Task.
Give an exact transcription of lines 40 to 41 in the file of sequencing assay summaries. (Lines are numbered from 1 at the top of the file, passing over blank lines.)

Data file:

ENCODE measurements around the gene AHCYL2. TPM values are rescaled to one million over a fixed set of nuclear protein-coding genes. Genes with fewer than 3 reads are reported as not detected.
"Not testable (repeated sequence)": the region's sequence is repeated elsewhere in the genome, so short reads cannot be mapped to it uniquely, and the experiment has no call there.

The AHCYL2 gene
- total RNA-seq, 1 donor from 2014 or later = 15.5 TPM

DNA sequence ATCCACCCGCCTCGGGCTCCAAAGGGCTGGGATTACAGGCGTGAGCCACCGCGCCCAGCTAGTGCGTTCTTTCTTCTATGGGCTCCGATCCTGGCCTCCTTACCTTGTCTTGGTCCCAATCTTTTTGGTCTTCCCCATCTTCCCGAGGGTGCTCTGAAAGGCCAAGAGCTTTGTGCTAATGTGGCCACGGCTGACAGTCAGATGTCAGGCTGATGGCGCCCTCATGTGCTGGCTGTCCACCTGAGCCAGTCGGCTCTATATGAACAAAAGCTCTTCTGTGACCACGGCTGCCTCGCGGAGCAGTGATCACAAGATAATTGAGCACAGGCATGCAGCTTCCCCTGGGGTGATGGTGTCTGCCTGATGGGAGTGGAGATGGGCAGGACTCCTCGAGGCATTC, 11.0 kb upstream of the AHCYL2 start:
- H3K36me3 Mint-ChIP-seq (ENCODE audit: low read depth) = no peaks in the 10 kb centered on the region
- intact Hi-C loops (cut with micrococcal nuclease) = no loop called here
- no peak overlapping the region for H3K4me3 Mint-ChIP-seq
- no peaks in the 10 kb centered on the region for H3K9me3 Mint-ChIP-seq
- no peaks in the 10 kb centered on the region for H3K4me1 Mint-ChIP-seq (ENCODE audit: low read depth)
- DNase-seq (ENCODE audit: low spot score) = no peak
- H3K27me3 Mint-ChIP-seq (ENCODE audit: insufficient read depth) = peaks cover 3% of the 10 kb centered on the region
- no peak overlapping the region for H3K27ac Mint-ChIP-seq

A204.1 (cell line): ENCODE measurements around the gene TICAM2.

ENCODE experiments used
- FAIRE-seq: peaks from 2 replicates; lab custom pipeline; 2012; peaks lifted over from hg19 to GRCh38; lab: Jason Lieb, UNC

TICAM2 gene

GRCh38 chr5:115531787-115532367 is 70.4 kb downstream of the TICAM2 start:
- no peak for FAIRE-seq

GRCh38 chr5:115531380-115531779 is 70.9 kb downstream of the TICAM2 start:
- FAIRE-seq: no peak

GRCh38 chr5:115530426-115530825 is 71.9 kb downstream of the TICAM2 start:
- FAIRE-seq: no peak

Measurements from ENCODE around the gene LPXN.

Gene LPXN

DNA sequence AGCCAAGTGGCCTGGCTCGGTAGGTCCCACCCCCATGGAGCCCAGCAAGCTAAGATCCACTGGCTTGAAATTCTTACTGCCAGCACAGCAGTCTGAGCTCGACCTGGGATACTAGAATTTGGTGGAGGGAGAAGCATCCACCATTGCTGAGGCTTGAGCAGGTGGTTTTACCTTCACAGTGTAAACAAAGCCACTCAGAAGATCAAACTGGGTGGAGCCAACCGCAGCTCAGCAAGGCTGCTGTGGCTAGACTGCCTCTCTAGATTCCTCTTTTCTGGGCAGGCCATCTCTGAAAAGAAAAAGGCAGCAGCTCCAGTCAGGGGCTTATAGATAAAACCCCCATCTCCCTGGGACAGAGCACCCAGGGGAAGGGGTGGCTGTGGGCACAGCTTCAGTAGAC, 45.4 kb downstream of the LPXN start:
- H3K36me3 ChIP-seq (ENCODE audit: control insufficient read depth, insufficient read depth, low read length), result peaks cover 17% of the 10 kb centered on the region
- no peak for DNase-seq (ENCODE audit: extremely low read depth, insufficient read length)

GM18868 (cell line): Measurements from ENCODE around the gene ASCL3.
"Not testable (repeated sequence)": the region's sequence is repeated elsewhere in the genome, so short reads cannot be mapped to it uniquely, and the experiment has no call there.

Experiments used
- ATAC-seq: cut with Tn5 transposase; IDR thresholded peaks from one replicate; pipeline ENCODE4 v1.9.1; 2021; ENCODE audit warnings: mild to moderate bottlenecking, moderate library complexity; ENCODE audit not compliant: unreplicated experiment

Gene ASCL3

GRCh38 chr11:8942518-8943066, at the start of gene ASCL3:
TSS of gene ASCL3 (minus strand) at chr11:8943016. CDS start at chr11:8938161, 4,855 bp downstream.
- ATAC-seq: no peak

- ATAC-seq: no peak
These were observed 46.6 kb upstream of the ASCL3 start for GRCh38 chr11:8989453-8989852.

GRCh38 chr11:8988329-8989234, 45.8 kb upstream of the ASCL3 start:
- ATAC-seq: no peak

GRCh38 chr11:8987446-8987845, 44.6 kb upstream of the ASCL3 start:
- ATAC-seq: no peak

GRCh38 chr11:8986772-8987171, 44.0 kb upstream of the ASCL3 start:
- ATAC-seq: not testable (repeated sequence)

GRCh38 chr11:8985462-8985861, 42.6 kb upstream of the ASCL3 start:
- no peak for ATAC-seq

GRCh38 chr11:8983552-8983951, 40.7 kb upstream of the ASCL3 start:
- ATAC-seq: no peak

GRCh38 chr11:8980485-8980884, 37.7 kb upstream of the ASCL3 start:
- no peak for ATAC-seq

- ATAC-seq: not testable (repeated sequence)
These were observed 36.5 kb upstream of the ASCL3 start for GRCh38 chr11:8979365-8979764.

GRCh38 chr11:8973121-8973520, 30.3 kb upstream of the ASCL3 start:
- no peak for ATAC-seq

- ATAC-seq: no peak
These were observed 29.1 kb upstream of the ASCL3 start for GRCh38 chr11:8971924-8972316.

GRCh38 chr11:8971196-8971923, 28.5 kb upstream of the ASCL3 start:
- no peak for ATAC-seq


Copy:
- ATAC-seq: no peak

GRCh38 chr11:8987446-8987845, 44.6 kb upstream of the ASCL3 start: